Finally, the Maine Act imposes a monetary penalty of at least $5,000 for violations.

3. Washington Enacts Legislation Limiting Restrictive Covenants With Employees and Independent Contractors

On January 1, 2020, a Washington law will go into effect which places significant and highly detailed restrictions on the use of noncompetes. Under this law, noncompetes are unenforceable against an employee:

  • Unless the employer discloses the terms of the noncompete in writing no later than the time the offer of employment is accepted.
  • If the noncompete is entered into after employment begins, unless the employer provides independent consideration.
  • Unless the employee’s earnings exceed $100,000 annually.
  • If the employee is terminated through a layoff, unless enforcement of the noncompete includes compensation equivalent to the employee’s base salary for the period of enforcement.

The Act also limits the use noncompetes with independent contractors. Under the Act, noncompetes are unenforceable against independent contractors unless the independent contractor’s earnings exceed $250,000 per year.

The Washington Act applies to a broad range of restrictive covenants. In addition to the traditional noncompete agreement, the Act also applies to nonsolicitation agreements, confidentiality agreements, any covenant that prohibits the use or disclosure of trade secrets, sale-of-business noncompetes, and covenants entered into by a franchisee.

4. Oregon Adds New Disclosure Requirement for Employers

Oregon added yet another restriction for employers using noncompetes. Employers must now provide a written copy of the noncompete agreement within 30 days of an employee’s termination. This Act applies to any noncompetition agreement entered into on or after January 1, 2020.

This new requirement comes in addition to Oregon’s existing law, under which noncompetition agreements are unenforceable unless:

  • The employee is exempt from minimum wage and overtime.
  • At the time of termination, the employee’s salary exceeds the median income for a family of four according to the U.S. Census Bureau.
  • The employer has a protectable interest, such as trade secrets.
  • The agreement is executed at the beginning of employment and the employer provides notice of the noncompete at least two weeks before employment begins.
  • The agreement is effective for less than 18 months from the date of termination.

5. Utah Amends Law Governing Noncompetes in Broadcast Industry

Effective May 14, 2019, Utah amended its law governing noncompete agreements to provide that noncompete agreements between a broadcasting company and a broadcasting employee must be part of a written contract of reasonable duration based on:

  • Industry standards.
  • The employee's position.
  • The employee's experience.
  • Geography.
  • The unique circumstances of the parties to the contract.

The amendment replaces the previous requirement that, in order to be valid, such contracts containing noncompete agreements must not have a duration of more than four years.

6. The FTC Announces That it has Begun Consideration of a Rule to Restrict the Use of Noncompete Agreements

In July 2019, 18 Attorneys General (all Democrats) jointly submitted a comment letter to the FTC urging it to crack down on the expanding use of noncompetition agreements. The Attorneys General urged the FTC to treat noncompete agreements that entrench monopoly power as potential violations of Section 2 of the Sherman Anti-Trust Act. The Attorneys General also recommended that the FTC use its authority to stop noncompete, nonsolicitation and non-poaching agreements in many situations, including banning intra-franchise no-poach agreements and noncompete agreements for low-wage workers. In response, the FTC (which is led by a majority of Republican commissioners) agreed to hold a workshop on January 9, 2020 “to examine whether there is a sufficient legal basis and empirical economic support to promulgate a Commission Rule that would restrict the use of noncompete clauses in employ[ment] contracts.”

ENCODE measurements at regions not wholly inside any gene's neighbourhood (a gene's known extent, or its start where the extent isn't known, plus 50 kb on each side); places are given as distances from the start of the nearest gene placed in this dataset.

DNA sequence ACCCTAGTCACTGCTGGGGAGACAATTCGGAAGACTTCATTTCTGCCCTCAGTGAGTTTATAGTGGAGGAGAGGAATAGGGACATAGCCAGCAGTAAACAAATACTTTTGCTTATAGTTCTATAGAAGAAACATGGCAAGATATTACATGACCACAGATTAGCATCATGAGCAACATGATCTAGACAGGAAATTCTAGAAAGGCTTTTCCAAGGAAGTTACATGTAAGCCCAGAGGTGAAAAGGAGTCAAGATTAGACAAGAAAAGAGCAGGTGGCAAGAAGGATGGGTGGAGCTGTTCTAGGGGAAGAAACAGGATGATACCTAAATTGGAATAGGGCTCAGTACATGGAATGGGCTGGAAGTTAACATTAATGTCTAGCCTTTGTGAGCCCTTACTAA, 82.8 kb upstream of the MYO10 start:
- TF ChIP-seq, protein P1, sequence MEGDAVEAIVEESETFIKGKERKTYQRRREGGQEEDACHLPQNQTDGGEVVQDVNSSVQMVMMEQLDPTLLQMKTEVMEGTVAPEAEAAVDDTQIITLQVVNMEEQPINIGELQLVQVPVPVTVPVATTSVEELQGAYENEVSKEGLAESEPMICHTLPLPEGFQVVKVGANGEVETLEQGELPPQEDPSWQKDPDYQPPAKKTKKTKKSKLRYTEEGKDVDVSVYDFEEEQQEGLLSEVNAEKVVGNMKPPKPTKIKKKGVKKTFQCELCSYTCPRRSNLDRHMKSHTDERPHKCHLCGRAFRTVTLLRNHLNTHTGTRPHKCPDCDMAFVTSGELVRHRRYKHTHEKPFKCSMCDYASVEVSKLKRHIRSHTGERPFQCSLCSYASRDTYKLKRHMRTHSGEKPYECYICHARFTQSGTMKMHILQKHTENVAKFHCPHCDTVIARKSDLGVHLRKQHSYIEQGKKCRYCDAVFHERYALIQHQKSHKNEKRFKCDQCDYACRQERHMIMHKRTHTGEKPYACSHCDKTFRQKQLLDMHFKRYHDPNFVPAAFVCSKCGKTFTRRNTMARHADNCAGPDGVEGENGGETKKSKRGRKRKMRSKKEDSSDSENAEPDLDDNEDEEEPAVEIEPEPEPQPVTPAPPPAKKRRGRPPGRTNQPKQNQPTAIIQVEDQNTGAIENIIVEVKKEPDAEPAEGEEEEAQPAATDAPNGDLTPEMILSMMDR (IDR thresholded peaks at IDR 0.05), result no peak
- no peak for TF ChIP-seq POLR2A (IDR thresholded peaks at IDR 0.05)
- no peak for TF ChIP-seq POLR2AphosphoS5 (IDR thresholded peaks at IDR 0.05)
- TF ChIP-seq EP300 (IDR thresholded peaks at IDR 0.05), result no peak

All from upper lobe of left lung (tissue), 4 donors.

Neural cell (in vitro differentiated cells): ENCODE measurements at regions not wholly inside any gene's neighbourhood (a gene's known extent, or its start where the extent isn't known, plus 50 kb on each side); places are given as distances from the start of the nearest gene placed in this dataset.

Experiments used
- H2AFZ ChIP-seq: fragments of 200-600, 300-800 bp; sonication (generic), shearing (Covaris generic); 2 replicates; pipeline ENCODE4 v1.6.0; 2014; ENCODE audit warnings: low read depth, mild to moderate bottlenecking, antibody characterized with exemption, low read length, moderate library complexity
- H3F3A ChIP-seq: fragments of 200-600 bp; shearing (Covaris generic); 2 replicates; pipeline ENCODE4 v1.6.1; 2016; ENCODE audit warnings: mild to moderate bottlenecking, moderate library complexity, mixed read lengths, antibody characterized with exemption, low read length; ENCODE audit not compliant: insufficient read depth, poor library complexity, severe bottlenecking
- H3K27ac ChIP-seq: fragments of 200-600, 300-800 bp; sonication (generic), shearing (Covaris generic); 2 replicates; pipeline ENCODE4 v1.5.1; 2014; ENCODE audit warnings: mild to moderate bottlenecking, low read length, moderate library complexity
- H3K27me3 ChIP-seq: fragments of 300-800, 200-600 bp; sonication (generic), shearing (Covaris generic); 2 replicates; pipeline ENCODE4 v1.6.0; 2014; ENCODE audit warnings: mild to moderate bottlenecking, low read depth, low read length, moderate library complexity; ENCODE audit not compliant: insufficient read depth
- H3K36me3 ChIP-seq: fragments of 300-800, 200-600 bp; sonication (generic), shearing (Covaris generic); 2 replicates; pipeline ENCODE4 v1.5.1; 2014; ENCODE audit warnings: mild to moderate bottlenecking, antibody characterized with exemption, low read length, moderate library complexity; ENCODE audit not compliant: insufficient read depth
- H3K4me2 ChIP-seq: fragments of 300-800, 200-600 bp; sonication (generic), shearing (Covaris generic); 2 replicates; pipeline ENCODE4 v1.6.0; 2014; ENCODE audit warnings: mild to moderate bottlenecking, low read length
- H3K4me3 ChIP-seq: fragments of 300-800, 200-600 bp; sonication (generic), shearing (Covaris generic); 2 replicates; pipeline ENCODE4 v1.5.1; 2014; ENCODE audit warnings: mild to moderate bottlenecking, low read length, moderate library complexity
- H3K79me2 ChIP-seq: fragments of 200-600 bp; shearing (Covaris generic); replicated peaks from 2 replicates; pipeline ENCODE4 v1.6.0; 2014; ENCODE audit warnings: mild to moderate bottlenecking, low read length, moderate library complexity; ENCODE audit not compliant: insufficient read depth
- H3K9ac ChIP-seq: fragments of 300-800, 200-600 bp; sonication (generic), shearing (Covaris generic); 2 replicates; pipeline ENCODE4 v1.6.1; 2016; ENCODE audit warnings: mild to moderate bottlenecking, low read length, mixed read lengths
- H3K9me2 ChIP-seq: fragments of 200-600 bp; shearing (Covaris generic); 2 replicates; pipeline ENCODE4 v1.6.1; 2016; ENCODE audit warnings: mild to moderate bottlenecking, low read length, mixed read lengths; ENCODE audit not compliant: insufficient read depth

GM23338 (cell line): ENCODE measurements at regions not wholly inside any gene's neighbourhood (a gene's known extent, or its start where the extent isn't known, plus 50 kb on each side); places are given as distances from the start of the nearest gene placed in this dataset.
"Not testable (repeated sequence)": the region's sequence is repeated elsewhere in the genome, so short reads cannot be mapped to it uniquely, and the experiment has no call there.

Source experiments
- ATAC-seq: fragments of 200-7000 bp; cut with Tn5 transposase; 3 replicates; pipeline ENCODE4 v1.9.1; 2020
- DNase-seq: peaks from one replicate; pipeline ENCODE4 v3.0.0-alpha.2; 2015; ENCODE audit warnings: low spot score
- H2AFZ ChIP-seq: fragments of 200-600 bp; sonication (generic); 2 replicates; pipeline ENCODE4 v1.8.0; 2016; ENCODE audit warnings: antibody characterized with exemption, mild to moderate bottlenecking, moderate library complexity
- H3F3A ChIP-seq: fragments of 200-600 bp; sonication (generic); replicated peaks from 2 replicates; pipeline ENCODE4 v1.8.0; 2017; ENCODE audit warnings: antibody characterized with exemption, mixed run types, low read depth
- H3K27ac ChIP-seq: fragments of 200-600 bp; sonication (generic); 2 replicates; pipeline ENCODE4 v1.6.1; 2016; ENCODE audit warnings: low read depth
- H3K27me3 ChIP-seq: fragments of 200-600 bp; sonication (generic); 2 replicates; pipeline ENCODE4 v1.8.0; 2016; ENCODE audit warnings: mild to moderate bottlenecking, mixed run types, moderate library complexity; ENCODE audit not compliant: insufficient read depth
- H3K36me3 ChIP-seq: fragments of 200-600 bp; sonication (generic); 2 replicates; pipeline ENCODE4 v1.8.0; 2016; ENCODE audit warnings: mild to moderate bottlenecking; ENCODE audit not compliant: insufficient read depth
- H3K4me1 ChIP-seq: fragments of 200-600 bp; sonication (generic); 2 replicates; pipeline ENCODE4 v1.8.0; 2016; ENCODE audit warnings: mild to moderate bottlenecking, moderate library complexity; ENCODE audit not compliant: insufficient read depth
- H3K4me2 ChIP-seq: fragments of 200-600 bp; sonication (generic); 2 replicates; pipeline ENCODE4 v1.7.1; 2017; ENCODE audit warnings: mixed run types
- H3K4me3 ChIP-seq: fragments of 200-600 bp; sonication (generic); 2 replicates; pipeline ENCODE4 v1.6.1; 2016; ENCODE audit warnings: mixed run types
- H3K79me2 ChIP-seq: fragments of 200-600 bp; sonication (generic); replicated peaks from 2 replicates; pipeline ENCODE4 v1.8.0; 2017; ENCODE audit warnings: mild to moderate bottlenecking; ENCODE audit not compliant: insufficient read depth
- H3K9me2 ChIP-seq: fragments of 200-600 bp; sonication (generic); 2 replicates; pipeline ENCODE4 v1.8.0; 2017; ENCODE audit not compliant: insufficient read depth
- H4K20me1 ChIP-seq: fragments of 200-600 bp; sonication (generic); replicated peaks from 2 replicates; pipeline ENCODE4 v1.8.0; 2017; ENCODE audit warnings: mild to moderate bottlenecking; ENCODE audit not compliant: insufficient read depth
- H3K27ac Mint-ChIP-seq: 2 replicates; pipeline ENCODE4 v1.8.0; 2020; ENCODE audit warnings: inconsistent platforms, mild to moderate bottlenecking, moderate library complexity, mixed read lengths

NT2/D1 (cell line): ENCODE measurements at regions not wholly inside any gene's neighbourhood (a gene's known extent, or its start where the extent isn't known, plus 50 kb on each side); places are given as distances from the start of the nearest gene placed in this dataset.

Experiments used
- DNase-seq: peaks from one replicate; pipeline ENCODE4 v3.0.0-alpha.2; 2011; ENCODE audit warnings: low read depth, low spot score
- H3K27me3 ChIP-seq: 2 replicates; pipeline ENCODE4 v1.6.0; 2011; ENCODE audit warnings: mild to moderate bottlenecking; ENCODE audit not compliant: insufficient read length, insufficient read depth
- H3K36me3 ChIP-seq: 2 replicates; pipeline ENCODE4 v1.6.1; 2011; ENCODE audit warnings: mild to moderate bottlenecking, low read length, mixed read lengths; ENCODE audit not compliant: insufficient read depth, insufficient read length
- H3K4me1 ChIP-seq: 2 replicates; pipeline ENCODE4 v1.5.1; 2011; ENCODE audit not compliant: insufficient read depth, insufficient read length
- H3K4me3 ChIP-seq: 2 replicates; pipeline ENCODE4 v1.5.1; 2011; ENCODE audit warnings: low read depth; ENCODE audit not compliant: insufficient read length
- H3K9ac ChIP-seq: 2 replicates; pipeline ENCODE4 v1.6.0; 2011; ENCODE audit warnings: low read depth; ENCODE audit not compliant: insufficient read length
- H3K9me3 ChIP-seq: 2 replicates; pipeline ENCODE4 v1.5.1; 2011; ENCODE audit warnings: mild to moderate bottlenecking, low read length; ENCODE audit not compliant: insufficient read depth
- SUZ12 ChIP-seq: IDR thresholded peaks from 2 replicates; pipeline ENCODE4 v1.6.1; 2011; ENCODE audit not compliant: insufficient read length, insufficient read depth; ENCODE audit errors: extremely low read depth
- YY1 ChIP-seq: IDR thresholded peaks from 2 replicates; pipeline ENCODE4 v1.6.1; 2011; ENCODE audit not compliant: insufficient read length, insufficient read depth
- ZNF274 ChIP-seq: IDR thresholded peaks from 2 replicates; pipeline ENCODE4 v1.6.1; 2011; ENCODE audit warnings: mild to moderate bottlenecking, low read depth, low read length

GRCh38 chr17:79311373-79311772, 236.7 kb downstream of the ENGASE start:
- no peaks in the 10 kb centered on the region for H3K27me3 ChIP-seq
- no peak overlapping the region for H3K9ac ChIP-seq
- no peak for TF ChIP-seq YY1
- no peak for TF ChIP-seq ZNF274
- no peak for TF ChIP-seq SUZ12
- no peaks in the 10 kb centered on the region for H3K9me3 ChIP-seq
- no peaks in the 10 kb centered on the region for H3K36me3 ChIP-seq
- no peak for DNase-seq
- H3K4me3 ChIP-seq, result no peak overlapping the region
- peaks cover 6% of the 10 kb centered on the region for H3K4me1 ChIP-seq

7. Senators Reintroduce Bipartisan Bill That Would Prohibit Employers From Enforcing or Threatening to Enforce Noncompetition Agreements

Further reflecting the growing bipartisan support of federal initiatives to impose national restrictions on the use of noncompete agreements, the Republican-controlled Senate Committee on Small Business and Entrepreneurship held a hearing in November 2019 entitled, “Noncompete Agreements and the American Worker.” Senator Marco Rubio, Chairman of the Committee, opened the hearing by referring to the “broad harm that noncompetes have caused the American working people” and the “need for federal action on noncompete agreements.”

Rubio further referred to pending legislation introduced by Senators Chris Murphy (D-Conn.) and Todd Young (R-Ind.). The proposed Workforce Mobility Act, which was previously introduced in 2018 but failed to advance, would generally prohibit employers from entering into, enforcing or threatening to enforce any noncompetition agreements other than those entered into through the sale of a business or through the dissolution of a partnership, and those narrowly designed to protect trade secrets. The bill delegates enforcement to the FTC and the Department of Labor, but also creates a private cause of action through which individuals could proceed with their own civil actions against employers that run afoul of the bill’s restrictions. Finally, the proposed legislation would require employers to make their employees aware of its requirements.